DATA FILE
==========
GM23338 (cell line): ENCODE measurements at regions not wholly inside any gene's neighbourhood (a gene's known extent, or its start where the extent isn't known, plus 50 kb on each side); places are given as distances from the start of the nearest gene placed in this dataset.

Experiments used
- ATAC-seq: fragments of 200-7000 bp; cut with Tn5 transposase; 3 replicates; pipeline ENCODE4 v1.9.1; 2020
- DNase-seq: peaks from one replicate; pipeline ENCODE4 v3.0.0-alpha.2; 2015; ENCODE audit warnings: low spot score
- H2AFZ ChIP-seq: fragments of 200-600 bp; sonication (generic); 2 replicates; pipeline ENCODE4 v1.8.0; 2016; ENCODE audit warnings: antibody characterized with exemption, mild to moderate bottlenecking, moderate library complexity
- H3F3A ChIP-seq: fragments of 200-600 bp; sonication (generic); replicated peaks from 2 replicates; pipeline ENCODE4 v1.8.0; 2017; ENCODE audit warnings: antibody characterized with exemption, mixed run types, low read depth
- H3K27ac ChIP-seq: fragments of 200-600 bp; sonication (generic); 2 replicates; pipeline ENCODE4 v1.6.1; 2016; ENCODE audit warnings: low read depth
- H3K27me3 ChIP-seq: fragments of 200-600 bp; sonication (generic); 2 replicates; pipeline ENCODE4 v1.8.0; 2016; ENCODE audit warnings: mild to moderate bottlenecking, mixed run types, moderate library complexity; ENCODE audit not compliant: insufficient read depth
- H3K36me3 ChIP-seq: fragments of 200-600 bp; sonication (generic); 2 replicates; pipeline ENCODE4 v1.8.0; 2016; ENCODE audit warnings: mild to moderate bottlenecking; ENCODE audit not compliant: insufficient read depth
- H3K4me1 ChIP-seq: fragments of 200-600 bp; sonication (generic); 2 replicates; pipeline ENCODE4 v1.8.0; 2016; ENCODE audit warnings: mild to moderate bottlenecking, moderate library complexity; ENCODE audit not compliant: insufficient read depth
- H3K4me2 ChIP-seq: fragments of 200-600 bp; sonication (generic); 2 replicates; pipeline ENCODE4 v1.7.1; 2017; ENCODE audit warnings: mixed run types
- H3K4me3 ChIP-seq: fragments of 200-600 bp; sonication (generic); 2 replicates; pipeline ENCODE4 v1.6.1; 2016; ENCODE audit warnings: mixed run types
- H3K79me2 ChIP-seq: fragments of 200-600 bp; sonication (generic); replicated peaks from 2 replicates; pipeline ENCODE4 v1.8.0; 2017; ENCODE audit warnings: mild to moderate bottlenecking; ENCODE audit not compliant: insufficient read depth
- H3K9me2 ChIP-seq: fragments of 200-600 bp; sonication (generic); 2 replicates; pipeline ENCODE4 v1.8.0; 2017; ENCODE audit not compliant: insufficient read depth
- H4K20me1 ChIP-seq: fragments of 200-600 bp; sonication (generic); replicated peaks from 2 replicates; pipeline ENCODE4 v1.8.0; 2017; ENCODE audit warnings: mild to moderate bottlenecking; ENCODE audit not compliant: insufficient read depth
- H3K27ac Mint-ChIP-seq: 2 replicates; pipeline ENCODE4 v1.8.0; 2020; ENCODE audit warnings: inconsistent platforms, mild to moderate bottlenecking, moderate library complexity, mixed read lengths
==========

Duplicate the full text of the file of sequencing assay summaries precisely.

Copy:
GM23338 (cell line): ENCODE measurements at regions not wholly inside any gene's neighbourhood (a gene's known extent, or its start where the extent isn't known, plus 50 kb on each side); places are given as distances from the start of the nearest gene placed in this dataset.

Experiments used
- ATAC-seq: fragments of 200-7000 bp; cut with Tn5 transposase; 3 replicates; pipeline ENCODE4 v1.9.1; 2020
- DNase-seq: peaks from one replicate; pipeline ENCODE4 v3.0.0-alpha.2; 2015; ENCODE audit warnings: low spot score
- H2AFZ ChIP-seq: fragments of 200-600 bp; sonication (generic); 2 replicates; pipeline ENCODE4 v1.8.0; 2016; ENCODE audit warnings: antibody characterized with exemption, mild to moderate bottlenecking, moderate library complexity
- H3F3A ChIP-seq: fragments of 200-600 bp; sonication (generic); replicated peaks from 2 replicates; pipeline ENCODE4 v1.8.0; 2017; ENCODE audit warnings: antibody characterized with exemption, mixed run types, low read depth
- H3K27ac ChIP-seq: fragments of 200-600 bp; sonication (generic); 2 replicates; pipeline ENCODE4 v1.6.1; 2016; ENCODE audit warnings: low read depth
- H3K27me3 ChIP-seq: fragments of 200-600 bp; sonication (generic); 2 replicates; pipeline ENCODE4 v1.8.0; 2016; ENCODE audit warnings: mild to moderate bottlenecking, mixed run types, moderate library complexity; ENCODE audit not compliant: insufficient read depth
- H3K36me3 ChIP-seq: fragments of 200-600 bp; sonication (generic); 2 replicates; pipeline ENCODE4 v1.8.0; 2016; ENCODE audit warnings: mild to moderate bottlenecking; ENCODE audit not compliant: insufficient read depth
- H3K4me1 ChIP-seq: fragments of 200-600 bp; sonication (generic); 2 replicates; pipeline ENCODE4 v1.8.0; 2016; ENCODE audit warnings: mild to moderate bottlenecking, moderate library complexity; ENCODE audit not compliant: insufficient read depth
- H3K4me2 ChIP-seq: fragments of 200-600 bp; sonication (generic); 2 replicates; pipeline ENCODE4 v1.7.1; 2017; ENCODE audit warnings: mixed run types
- H3K4me3 ChIP-seq: fragments of 200-600 bp; sonication (generic); 2 replicates; pipeline ENCODE4 v1.6.1; 2016; ENCODE audit warnings: mixed run types
- H3K79me2 ChIP-seq: fragments of 200-600 bp; sonication (generic); replicated peaks from 2 replicates; pipeline ENCODE4 v1.8.0; 2017; ENCODE audit warnings: mild to moderate bottlenecking; ENCODE audit not compliant: insufficient read depth
- H3K9me2 ChIP-seq: fragments of 200-600 bp; sonication (generic); 2 replicates; pipeline ENCODE4 v1.8.0; 2017; ENCODE audit not compliant: insufficient read depth
- H4K20me1 ChIP-seq: fragments of 200-600 bp; sonication (generic); replicated peaks from 2 replicates; pipeline ENCODE4 v1.8.0; 2017; ENCODE audit warnings: mild to moderate bottlenecking; ENCODE audit not compliant: insufficient read depth
- H3K27ac Mint-ChIP-seq: 2 replicates; pipeline ENCODE4 v1.8.0; 2020; ENCODE audit warnings: inconsistent platforms, mild to moderate bottlenecking, moderate library complexity, mixed read lengths